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Remove back cover  (Source: iFixit)

Remove "dummy card" and you're home free  (Source: iFixit)
IFixit questions why it should take six days to perform a Xoom LTE upgrade

Until the iPad 2 is announced next week, the Motorola Xoom is the hottest tablet on the market right now. Sporting a dual-core NVIDIA Tegra processor, 1GB of RAM, 32GB of storage space, and a gorgeous Android 3.0 "Honeycomb" operating system, the Xoom has a lot to offer.

One aspect of the Xoom that has gotten a lot of attention is its ability to be upgraded to LTE technology. Verizon explains that a customer can send off his or her Xoom for an LTE modem upgrade and have it returned after six days

However, iFixit questions why Verizon doesn't simply allow its retail stores to perform the upgrades or allow customers to take matters into their own hands. According to the gadget teardown gurus, a qualified technician should be able to perform the upgrade in roughly 10 minutes.

All that it takes to perform the upgrade is a T5 Torx screwdriver to remove two screws at the bottom of the Xoom (which allows the back panel to be removed). At that point, the upgrade socket is made available. Disconnect the two antenna connectors and twist a couple more Torx screws and you're now ready to put in the LTE module upgrade.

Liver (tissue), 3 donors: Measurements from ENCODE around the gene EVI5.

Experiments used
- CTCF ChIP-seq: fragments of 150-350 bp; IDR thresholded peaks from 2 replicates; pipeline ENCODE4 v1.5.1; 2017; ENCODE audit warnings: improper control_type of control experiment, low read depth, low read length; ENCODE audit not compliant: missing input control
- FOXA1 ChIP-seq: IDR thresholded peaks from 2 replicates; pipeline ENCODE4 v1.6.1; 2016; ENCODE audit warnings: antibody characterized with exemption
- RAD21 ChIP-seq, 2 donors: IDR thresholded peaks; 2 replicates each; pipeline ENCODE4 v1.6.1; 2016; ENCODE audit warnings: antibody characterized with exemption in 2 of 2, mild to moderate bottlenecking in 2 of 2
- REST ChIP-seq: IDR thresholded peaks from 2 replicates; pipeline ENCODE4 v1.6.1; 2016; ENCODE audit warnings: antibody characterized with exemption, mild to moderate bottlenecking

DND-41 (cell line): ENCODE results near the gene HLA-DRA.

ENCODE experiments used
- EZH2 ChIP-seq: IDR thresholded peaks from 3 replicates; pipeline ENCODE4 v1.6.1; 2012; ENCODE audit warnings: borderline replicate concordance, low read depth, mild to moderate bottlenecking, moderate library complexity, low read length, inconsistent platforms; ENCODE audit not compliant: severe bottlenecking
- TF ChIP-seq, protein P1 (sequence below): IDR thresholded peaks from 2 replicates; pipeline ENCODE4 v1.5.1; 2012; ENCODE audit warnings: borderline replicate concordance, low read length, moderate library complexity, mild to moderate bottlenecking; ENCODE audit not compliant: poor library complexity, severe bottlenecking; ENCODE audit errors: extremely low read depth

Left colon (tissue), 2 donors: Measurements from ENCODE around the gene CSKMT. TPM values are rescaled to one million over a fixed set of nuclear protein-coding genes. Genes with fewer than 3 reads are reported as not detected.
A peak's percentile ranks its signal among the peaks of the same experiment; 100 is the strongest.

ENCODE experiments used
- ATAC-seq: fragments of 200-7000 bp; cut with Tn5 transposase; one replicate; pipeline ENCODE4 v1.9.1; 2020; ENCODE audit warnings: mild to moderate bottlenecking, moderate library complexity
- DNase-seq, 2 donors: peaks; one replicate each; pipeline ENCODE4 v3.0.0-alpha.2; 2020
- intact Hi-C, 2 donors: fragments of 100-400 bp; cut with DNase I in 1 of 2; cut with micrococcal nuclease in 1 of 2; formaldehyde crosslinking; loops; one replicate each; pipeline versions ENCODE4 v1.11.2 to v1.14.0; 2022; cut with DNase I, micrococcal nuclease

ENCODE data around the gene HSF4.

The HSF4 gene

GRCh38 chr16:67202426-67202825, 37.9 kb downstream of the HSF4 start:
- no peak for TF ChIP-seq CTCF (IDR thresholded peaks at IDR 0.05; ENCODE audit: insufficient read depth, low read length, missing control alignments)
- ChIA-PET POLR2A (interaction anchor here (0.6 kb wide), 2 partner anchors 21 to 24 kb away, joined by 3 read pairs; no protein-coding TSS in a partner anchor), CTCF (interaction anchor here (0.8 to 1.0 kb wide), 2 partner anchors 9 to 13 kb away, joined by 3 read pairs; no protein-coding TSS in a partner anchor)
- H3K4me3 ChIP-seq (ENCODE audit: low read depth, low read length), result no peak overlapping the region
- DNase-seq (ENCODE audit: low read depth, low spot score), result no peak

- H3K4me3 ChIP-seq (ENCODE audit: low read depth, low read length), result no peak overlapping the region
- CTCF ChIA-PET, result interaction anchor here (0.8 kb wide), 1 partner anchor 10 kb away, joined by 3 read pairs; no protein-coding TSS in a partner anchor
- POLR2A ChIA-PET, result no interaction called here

IFixit's Miroslav Djuric explains:

A seasoned technician can perform this swap in less than 10 minutes. Heck, a donkey could probably pull it off in less than two hours. We have no idea why a customer couldn't just go to a Verizon store and have on-site representatives enable 4G on the spot, just like they're able to transfer mobile contacts and perform other activation procedures.

Six days versus ten minutes… you be the judge.

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RE: Hmmm
By Solandri on 2/25/2011 6:38:57 PM , Rating: 2
At its price point the Xoom sells at, I would have expected premium service. Like back in the days when IBM ran the Thinkpad service center. They repaired a laptop of mine and returned it in 24 hours once.

I phoned in the problem and they gave me an RMA and scheduled a pickup (IBM paid shipping both ways). A DHL truck picked it up the next morning, and put it on an early plane from CA to NC (IBM actually built their Thinkpad service plant right next to DHL at the airport to minimize turnaround time). According to the tracking log, it arrived at IBM at 4pm EST, apparently was fixed in 30 minutes, and at 4:45 DHL picked it up for return. It flew overnight to CA, and my jaw dropped when it was on my doorstep the next morning. That was damn impressive. I wasn't expecting it back for another 2 days (1 day ship, 1 day repair, 1 day return ship).

"It looks like the iPhone 4 might be their Vista, and I'm okay with that." -- Microsoft COO Kevin Turner

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